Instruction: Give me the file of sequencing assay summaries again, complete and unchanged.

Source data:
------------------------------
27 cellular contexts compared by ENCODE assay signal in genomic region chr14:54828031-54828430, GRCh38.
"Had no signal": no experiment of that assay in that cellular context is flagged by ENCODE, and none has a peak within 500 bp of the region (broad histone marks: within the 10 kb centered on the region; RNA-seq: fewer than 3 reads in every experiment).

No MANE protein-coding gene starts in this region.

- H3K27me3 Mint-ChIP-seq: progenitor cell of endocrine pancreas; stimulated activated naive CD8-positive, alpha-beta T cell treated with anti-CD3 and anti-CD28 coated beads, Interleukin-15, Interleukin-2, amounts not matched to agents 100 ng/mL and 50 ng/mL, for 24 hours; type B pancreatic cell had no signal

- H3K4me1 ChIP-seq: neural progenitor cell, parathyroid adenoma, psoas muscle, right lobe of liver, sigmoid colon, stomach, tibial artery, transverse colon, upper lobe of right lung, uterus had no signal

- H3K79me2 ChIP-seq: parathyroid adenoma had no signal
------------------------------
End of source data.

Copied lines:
27 cellular contexts compared by ENCODE assay signal in genomic region chr14:54828031-54828430, GRCh38.
"Had no signal": no experiment of that assay in that cellular context is flagged by ENCODE, and none has a peak within 500 bp of the region (broad histone marks: within the 10 kb centered on the region; RNA-seq: fewer than 3 reads in every experiment).

No MANE protein-coding gene starts in this region.

- H3K27me3 Mint-ChIP-seq: progenitor cell of endocrine pancreas; stimulated activated naive CD8-positive, alpha-beta T cell treated with anti-CD3 and anti-CD28 coated beads, Interleukin-15, Interleukin-2, amounts not matched to agents 100 ng/mL and 50 ng/mL, for 24 hours; type B pancreatic cell had no signal

- H3K4me1 ChIP-seq: neural progenitor cell, parathyroid adenoma, psoas muscle, right lobe of liver, sigmoid colon, stomach, tibial artery, transverse colon, upper lobe of right lung, uterus had no signal

- H3K79me2 ChIP-seq: parathyroid adenoma had no signal